"Logically then, given that the law was followed in the process which led to this hearing in order to ensure that he was afforded due process and that the public interest was protected, it cannot be successfully argued that His Worship has suffered prejudice from it."

The Clincher:

   The error committed by the Hearing Panel with respect to their application of Hryciuk is that they did as they were told by Presenting Counsel and failed to consider the objection that 7 counts on the Notice of Hearing were not pre-screened by the Complaints Committee as required by Hryciuk. Presenting Counsel specifically instructed them that it was for them to determine whether the statutory scheme was complied with and if it was they could be satisfied that they had the jurisdiction to proceed to hear the evidence in relation to those allegations.

JPRC's Factum
Before Divisional Court:

   This same error is repeated in the JPRC's factum ( * Presenting Counsel before JPRC) before the Divisional Court at paragraph 16 where they expressly raise Hryciuk  v. Ontario (1996) 31 O.R. (3d) 1.  I have reproduced it in its entirety for the purpose of clarity.

16.   In late 2011, during the course of that hearing, several employees at the Durham Region Provincial Offences Court (the "Whitby courthouse"), where the Applicant also presided, contacted Mr. Hunt to say that the Applicant had conducted himself in a similar manner at their workplace.  Recognizing that it would be wrong in law to call evidence on the new allegations of misconduct at the hearing that was already underway, lawyers from Mr. Hunt's office interviewed each of them, had the interviews transcribed, and submitted the transcripts to the JPRC in a document titled "Complaint Respecting His Worship Justice of the Peace Errol Massiah."  It appears that the people who spoke with the lawyers from Mr. Hunt's office were told that the information they provided would be forwarded to the Review Council.  Mr. Hunt disclosed the new allegations to counsel for the Applicant.  In accordance with the Act, a Complaints Committee was convened; the Committee determined that in fairness to the Applicant, the new allegations should be held in abeyance pending the completion of the first hearing to ensure that any investigation, such as interviewing of witnesses, would not in any way interfere with, or be perceived to be interfering with, the ongoing matter.  After the hearing was completed, the Committee carried out an investigation; the Applicant was provided an opportunity to respond in writing to the allegations that the Committee considered capable of grounding a finding of judicial misconduct; and finally, a new Hearing Panel was convened to conduct a hearing on the allegations referred by the Complaints Committee.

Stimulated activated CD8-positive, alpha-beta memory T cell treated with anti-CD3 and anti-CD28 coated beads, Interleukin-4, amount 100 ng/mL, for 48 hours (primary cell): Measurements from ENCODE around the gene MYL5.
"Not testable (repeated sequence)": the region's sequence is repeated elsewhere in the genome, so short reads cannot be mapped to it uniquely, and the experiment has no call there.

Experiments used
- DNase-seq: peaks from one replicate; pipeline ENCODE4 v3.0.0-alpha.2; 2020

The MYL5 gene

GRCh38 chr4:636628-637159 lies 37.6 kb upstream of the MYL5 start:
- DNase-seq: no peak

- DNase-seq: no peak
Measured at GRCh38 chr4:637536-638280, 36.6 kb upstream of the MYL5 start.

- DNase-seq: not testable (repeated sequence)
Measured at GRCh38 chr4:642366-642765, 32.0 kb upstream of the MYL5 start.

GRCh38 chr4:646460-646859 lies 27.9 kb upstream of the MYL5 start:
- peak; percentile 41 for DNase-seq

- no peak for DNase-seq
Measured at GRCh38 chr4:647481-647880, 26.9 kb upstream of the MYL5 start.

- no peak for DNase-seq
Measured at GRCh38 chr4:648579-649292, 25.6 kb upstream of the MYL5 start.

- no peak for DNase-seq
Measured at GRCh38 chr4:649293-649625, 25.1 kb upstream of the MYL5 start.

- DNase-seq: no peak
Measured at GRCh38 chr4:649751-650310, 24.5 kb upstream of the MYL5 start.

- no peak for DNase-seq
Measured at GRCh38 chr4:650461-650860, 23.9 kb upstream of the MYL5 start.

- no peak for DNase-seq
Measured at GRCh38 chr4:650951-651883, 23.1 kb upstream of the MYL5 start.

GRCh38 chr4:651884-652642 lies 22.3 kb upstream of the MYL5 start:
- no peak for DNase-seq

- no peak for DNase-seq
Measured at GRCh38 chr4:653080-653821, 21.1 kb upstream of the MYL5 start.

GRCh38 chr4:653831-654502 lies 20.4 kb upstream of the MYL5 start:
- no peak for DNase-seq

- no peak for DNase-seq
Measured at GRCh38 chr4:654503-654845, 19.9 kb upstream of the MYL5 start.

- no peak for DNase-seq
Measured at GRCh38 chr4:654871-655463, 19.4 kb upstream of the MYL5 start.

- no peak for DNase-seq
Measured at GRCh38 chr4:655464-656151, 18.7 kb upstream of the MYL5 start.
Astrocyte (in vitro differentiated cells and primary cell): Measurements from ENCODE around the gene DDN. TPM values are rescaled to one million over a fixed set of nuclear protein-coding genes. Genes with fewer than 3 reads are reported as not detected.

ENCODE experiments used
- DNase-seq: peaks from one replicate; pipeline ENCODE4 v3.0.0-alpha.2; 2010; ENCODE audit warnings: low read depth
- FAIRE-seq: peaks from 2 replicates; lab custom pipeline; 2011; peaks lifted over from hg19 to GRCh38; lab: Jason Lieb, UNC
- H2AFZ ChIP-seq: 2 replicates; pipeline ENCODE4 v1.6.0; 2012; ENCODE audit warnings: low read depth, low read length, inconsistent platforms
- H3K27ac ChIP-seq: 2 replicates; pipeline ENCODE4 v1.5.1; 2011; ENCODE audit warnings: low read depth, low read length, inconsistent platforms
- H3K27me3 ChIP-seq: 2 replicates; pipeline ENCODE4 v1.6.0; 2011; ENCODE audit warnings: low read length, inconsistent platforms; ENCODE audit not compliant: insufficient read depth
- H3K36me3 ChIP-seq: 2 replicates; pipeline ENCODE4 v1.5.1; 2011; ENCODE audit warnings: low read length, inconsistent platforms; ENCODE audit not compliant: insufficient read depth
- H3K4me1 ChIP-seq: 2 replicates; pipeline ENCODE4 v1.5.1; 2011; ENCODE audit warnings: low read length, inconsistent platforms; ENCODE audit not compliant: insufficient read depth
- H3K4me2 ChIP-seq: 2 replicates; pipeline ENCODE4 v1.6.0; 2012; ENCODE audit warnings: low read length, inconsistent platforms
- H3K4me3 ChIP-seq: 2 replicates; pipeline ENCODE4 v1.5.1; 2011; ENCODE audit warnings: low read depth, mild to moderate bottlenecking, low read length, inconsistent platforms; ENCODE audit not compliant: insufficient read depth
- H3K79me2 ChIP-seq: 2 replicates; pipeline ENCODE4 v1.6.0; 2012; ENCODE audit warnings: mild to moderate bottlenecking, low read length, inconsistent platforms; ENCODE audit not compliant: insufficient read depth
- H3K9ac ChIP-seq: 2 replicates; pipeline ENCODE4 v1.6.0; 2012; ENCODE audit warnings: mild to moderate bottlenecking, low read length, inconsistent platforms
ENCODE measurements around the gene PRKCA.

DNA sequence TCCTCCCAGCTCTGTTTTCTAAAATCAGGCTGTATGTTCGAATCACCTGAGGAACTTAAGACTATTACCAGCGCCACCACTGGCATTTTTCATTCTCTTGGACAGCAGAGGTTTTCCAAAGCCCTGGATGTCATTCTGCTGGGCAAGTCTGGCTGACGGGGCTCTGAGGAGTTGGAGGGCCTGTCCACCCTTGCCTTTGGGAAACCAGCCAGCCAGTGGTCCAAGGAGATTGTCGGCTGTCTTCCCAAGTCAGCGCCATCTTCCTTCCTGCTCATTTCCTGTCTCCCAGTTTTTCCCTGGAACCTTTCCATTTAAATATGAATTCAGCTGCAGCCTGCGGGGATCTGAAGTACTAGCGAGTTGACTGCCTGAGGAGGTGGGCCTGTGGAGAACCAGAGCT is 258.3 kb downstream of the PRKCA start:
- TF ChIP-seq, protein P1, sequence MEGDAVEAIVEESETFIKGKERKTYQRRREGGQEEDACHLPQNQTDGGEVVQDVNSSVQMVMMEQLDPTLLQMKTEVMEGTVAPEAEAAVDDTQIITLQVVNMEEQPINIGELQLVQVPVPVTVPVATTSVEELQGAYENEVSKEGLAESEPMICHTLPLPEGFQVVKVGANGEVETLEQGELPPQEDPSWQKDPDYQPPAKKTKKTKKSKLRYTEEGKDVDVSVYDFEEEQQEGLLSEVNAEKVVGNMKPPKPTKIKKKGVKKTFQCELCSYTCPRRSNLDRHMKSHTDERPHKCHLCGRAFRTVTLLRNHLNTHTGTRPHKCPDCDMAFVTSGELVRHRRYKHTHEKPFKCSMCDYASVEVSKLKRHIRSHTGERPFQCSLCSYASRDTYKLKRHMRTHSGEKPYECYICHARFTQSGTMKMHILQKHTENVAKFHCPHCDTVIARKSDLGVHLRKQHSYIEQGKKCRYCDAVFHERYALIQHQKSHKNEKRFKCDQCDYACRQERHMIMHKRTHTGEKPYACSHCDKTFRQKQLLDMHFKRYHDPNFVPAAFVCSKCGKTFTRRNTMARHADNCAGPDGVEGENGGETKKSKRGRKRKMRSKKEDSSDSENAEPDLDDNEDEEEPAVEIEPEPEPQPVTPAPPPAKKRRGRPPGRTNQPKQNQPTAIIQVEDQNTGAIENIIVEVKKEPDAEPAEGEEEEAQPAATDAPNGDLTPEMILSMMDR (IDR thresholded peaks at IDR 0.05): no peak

Lieutenant Governor in Council and 
Attorney General's Factum before
the Divisional Court:

3.   On the Applicant's issues relating to the JPRC's jurisdiction, procedural fairness and findings, as well as the standard of review to be applied, the Attorney General agrees with the JPRC that there is no basis to set aside the recommendation of the JPRC or the Order in Council.

Clearly, this party did not address the issue which the JPRC Hearing Panel properly identified in its Decision on Jurisdiction and Alleged Abuses of Process as one which was fatal to its jurisdiction - that the Notice of Hearing was improper.

Evidence that Hryciuk (ONCA)
was Significant to Presenting Counsel's

   Hryciuk  v.  Ontario (ONCA) is cited in two of Presenting Counsel's Book of Authorities. In one Book of Authorities it is cited as the first case.  In another it is the 13th case.

Report of Inquiry Re
Judge Hryciuk;

   Although this case was overturned by the Court of Appeal for Ontario it is actually relied upon by Presenting Counsel in their Book of Authorities on Disposition.


   The JPRC hearing panel referred me to the LSUC in a very public manner when this was not called for.  It can not be the case in a free and democratic society which is guided by the Rule of Law that I must sit by quietly while my good name is improperly attacked.  Like my idol the late Nelson Mandela I will resist firmly, quietly and always being mindful and respectful of the law. The law can oppress but when applied properly is a great liberator. I have chosen to see the law as a liberator and not as an oppressor.  Transparency is the key ingredient to making the law a liberator and not an oppressor.